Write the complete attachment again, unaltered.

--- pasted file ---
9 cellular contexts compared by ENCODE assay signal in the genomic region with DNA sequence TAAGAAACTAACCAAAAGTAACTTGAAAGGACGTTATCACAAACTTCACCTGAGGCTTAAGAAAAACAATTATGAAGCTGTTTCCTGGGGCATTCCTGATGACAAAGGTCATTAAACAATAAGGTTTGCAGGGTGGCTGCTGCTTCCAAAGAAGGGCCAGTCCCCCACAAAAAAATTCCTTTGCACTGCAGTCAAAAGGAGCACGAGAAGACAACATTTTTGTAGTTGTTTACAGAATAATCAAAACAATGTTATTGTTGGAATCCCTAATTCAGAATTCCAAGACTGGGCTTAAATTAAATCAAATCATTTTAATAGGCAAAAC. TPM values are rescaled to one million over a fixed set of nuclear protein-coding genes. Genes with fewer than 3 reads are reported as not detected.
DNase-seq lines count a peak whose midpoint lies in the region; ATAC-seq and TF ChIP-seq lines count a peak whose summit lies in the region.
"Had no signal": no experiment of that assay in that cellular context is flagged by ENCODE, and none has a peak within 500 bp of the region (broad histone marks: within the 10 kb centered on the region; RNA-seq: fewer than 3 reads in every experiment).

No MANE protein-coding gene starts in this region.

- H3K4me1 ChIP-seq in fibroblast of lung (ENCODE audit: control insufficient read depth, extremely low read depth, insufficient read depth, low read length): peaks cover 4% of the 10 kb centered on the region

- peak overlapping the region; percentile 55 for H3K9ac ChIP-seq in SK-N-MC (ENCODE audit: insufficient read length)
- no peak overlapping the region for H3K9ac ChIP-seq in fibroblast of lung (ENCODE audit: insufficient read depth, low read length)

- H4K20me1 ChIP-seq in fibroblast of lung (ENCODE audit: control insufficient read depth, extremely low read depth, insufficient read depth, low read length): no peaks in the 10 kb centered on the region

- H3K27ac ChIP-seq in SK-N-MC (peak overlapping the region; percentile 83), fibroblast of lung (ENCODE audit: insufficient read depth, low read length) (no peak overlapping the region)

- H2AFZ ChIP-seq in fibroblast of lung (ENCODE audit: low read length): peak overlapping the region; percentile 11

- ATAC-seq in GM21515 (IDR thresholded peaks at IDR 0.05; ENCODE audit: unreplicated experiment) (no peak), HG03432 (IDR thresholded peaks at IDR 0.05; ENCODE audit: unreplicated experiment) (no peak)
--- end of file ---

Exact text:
9 cellular contexts compared by ENCODE assay signal in the genomic region with DNA sequence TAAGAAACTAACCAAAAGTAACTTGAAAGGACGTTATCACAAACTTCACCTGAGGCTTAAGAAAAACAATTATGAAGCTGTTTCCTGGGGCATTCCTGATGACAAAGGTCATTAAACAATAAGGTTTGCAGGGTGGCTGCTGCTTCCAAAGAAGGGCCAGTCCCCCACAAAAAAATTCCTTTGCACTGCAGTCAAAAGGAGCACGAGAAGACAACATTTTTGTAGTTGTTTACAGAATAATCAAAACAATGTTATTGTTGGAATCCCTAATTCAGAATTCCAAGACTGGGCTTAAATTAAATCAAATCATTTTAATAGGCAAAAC. TPM values are rescaled to one million over a fixed set of nuclear protein-coding genes. Genes with fewer than 3 reads are reported as not detected.
DNase-seq lines count a peak whose midpoint lies in the region; ATAC-seq and TF ChIP-seq lines count a peak whose summit lies in the region.
"Had no signal": no experiment of that assay in that cellular context is flagged by ENCODE, and none has a peak within 500 bp of the region (broad histone marks: within the 10 kb centered on the region; RNA-seq: fewer than 3 reads in every experiment).

No MANE protein-coding gene starts in this region.

- H3K4me1 ChIP-seq in fibroblast of lung (ENCODE audit: control insufficient read depth, extremely low read depth, insufficient read depth, low read length): peaks cover 4% of the 10 kb centered on the region

- peak overlapping the region; percentile 55 for H3K9ac ChIP-seq in SK-N-MC (ENCODE audit: insufficient read length)
- no peak overlapping the region for H3K9ac ChIP-seq in fibroblast of lung (ENCODE audit: insufficient read depth, low read length)

- H4K20me1 ChIP-seq in fibroblast of lung (ENCODE audit: control insufficient read depth, extremely low read depth, insufficient read depth, low read length): no peaks in the 10 kb centered on the region

- H3K27ac ChIP-seq in SK-N-MC (peak overlapping the region; percentile 83), fibroblast of lung (ENCODE audit: insufficient read depth, low read length) (no peak overlapping the region)

- H2AFZ ChIP-seq in fibroblast of lung (ENCODE audit: low read length): peak overlapping the region; percentile 11

- ATAC-seq in GM21515 (IDR thresholded peaks at IDR 0.05; ENCODE audit: unreplicated experiment) (no peak), HG03432 (IDR thresholded peaks at IDR 0.05; ENCODE audit: unreplicated experiment) (no peak)